An especially fine mid-18th Century manuscript map of Mahé, France’s base on the Malabar Coast.
This magnificent plan is certainly among of the most beautiful and finely drafted French maps made in India during the period. It depicts the town and environs of Mahé, a small enclave that, from 1724 to 1954, was France’s only possession along the west coast of India.
The map depicts Mahé as it appeared around 1750 and employs an eastward perspective. The town is located along the south bank of the mouth of the Mahé River, where it meets the Arabian Sea, with all of the water spaces on the map coloured in an especially attractive light green wash, typical of the period. The surrounding countryside is covered by plantations, expressed in a most elegant pictorial fashion, while all major buildings are depicted, employing a pink hue, then commonly used on engineers’ plans.
The detailed key in the upper right identifies 79 key sites on the map (divided into three colour-coded columns: black, red and green, including military architecture, public buildings, churches, hospitals, prominent residences, streets and alleyways.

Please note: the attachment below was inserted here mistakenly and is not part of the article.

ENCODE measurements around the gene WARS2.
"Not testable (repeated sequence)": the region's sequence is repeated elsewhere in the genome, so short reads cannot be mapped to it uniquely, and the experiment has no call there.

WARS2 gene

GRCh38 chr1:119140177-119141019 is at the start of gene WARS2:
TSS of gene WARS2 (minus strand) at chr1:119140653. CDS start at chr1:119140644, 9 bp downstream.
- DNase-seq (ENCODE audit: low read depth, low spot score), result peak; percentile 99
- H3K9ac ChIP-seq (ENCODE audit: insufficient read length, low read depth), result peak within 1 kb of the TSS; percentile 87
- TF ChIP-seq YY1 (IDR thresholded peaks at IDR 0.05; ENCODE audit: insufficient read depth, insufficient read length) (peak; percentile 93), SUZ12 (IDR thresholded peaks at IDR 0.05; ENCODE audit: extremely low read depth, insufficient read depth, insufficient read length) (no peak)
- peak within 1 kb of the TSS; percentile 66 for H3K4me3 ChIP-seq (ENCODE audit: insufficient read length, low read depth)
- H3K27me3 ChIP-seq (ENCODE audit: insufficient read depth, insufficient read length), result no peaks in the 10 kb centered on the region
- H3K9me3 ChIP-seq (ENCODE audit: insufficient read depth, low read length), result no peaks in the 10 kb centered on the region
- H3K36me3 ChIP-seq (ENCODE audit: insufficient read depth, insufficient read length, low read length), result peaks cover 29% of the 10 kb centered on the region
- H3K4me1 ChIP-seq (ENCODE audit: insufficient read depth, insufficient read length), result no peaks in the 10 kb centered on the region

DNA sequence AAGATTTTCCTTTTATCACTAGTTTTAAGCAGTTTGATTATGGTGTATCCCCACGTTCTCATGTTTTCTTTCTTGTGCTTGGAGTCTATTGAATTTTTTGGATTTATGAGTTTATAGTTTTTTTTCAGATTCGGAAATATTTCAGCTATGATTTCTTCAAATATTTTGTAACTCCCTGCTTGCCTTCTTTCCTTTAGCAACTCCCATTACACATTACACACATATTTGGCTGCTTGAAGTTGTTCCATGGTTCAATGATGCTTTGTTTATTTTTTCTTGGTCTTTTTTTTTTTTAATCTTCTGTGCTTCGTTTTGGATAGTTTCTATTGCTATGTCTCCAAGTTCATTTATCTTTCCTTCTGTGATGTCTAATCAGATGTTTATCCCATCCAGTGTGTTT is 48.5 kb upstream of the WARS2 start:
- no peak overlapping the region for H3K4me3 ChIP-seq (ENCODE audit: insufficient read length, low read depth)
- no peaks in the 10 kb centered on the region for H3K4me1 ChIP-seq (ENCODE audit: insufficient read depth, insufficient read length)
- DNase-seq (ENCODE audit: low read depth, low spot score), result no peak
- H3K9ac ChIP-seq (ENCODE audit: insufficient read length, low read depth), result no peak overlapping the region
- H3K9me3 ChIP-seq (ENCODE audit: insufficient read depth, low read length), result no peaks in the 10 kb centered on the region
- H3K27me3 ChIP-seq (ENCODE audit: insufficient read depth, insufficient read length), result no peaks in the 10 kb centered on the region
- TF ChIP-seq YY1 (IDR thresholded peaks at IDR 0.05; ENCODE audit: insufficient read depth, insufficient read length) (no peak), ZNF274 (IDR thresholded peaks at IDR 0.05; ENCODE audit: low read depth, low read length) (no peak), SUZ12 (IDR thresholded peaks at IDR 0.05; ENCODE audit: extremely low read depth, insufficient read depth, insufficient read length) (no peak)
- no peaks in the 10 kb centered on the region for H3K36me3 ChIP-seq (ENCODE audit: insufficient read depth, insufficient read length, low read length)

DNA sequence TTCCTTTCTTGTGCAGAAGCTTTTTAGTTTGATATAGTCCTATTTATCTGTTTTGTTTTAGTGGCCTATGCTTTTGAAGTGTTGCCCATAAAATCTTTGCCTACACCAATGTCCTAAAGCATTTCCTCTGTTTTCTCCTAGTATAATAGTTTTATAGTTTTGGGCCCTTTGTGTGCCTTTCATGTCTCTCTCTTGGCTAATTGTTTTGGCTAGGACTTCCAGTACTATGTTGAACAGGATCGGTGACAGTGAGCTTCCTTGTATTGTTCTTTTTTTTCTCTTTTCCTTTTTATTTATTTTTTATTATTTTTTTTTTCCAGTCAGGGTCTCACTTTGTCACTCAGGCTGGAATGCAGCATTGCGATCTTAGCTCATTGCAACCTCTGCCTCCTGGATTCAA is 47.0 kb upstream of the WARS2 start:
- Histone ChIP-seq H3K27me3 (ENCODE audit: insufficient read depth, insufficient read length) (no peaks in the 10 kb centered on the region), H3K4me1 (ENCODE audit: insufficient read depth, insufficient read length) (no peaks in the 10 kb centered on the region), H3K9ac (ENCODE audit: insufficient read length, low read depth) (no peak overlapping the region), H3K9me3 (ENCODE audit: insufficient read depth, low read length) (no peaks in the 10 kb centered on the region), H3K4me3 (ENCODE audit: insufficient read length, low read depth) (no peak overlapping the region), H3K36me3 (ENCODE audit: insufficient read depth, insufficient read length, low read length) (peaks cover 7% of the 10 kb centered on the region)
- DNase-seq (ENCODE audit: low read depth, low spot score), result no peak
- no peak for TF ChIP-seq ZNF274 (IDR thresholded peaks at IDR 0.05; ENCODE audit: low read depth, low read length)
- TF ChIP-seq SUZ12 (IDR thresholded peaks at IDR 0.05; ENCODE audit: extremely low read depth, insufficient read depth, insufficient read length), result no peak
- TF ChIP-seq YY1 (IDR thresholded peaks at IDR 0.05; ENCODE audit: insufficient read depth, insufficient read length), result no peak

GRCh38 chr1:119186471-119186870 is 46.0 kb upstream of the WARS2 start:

A prominent feature of the map is Mahé’s elaborate defensive system, as devised by the brilliant military engineer Louis de la Roche Paradis in 1740. It was anchored by Fort Mahé (Black column A), located in the center of the town, while the three forts were perched on highlands in the interior, Fort Dauphin (Black B), Fort Condé (Black C) and Fort St. Georges (Black D), guard the landward approaches. A comprehensive series of redoubts and batteries completed the defensive system.
Several key sites in the town proper are named, highlights of which include: the Main Church (Black I); Government House (Black K); the Grand Powder Magazine (Black L); the Commandant’s residence (Black M); the French East India Company office (Black N); the Carmelite monastery (Black P); the hospital (Black R); and the foundry (Black S).
The area immediately along the seacoast, below the European town, labeled “Macoirie”, features the village populated by Indian residents.